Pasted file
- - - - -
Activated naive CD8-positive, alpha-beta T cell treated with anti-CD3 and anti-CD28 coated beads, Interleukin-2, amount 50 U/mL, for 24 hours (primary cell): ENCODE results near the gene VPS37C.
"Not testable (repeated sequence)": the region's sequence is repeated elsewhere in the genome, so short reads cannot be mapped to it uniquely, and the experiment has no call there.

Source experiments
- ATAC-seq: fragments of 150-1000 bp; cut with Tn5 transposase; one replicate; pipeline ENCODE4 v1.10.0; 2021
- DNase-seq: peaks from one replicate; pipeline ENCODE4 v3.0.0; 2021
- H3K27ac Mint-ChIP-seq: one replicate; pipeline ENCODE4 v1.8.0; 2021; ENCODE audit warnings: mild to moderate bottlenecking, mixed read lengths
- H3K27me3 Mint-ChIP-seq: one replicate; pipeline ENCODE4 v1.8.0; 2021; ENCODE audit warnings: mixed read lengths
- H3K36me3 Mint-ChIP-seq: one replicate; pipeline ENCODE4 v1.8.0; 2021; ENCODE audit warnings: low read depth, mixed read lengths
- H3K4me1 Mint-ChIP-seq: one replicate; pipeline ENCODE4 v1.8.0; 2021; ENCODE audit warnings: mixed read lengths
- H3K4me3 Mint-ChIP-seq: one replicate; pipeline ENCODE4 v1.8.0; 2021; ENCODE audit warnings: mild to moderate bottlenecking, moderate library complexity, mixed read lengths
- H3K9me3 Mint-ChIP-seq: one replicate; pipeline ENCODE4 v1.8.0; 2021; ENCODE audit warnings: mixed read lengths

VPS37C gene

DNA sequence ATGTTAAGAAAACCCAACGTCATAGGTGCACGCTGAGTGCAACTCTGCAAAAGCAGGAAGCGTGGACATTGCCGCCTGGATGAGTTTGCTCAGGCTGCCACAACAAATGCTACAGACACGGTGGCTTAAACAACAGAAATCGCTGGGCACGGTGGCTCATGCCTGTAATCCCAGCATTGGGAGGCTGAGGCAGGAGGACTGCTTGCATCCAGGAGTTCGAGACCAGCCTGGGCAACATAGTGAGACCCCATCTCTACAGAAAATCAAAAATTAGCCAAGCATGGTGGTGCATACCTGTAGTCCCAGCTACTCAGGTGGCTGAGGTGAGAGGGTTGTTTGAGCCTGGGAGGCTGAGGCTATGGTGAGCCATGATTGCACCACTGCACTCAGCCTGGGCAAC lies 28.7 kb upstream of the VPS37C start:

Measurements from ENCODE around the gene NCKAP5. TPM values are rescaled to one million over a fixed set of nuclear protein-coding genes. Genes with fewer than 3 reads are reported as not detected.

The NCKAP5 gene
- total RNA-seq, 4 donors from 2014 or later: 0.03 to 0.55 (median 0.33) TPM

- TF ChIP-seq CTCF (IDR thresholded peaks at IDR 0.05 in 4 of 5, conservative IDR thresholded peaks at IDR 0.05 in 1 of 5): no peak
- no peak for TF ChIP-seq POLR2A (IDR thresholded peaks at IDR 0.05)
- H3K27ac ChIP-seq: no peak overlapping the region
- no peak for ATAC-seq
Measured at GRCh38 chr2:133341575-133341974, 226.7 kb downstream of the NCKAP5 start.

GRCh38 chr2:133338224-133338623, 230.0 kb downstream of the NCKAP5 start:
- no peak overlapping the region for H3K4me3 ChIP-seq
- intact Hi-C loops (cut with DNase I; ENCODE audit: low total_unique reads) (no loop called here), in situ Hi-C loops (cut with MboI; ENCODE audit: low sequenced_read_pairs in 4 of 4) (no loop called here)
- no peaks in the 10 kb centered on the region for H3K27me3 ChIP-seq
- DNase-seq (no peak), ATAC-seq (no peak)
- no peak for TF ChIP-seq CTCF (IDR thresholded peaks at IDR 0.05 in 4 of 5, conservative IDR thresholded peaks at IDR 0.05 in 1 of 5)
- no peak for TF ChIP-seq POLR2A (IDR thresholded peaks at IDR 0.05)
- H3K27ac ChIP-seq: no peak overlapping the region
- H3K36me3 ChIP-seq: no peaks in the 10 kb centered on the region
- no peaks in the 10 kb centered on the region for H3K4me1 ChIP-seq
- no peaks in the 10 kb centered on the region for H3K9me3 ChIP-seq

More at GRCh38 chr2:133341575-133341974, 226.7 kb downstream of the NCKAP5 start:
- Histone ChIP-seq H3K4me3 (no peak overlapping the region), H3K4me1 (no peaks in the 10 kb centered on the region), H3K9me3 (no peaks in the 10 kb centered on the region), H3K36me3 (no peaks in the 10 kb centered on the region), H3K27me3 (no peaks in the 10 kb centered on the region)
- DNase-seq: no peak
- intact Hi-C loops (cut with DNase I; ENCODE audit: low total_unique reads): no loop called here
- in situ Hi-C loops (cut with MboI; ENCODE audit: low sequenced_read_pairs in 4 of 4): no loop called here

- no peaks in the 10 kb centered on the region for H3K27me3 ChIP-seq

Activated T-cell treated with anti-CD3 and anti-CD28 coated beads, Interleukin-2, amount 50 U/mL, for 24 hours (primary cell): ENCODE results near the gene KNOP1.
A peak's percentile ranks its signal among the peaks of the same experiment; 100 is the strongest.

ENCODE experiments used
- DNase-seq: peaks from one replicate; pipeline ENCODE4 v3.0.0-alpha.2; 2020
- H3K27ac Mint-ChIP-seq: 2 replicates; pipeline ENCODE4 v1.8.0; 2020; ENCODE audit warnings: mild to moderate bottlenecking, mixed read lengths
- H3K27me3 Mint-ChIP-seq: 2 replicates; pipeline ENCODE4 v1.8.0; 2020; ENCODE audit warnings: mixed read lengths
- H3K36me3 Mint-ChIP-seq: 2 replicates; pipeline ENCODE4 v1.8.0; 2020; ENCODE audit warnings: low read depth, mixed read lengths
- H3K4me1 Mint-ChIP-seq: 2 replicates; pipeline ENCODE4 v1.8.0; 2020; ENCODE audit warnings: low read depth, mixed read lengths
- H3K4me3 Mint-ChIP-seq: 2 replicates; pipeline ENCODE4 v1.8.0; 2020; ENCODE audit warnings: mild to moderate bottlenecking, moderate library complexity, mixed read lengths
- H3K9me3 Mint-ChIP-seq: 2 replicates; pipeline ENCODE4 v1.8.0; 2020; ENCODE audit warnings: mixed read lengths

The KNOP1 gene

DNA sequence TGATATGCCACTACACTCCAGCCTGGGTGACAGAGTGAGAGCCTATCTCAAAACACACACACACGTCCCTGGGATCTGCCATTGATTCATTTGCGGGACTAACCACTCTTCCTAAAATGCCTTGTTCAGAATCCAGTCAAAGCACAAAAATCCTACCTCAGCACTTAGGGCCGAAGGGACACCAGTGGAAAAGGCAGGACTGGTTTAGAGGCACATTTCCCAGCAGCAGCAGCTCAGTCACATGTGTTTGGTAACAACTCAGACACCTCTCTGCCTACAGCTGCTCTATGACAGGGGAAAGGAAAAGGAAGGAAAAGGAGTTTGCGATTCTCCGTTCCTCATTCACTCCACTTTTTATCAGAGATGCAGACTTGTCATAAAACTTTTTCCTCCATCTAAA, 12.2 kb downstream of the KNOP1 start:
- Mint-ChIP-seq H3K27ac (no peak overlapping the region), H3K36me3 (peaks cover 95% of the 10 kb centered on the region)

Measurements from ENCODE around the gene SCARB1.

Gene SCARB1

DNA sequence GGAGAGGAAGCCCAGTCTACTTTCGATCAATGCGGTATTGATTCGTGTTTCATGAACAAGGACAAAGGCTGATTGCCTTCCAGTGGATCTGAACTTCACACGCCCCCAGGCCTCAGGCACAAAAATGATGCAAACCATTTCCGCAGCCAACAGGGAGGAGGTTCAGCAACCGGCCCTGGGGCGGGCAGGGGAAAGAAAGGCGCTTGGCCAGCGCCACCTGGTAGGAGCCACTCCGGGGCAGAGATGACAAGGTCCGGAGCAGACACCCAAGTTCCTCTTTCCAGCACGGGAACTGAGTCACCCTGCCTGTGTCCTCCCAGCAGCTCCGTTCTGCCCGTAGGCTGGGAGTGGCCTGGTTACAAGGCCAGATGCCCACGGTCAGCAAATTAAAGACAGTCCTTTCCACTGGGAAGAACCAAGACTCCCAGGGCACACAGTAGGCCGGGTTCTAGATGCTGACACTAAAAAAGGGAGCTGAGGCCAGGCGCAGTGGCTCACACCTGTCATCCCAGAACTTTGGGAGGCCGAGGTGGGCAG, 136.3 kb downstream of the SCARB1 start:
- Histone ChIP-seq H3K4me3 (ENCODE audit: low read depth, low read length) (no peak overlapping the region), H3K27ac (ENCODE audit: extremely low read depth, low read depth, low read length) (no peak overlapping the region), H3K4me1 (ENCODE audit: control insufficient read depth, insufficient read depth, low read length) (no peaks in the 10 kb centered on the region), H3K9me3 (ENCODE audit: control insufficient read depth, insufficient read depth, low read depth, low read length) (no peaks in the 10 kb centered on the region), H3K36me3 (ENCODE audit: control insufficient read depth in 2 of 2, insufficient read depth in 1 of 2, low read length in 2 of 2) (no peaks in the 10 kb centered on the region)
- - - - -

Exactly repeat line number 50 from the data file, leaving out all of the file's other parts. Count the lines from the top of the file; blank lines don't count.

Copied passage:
DNA sequence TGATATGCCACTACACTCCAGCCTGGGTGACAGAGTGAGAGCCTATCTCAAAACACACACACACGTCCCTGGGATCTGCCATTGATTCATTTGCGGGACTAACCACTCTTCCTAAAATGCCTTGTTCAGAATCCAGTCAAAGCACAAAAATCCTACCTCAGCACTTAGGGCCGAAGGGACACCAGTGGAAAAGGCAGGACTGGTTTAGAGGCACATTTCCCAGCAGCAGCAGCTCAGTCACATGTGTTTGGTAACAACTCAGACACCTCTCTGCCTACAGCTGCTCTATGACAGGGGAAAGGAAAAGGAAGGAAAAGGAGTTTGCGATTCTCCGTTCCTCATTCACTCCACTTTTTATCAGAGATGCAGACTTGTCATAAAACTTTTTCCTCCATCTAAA, 12.2 kb downstream of the KNOP1 start: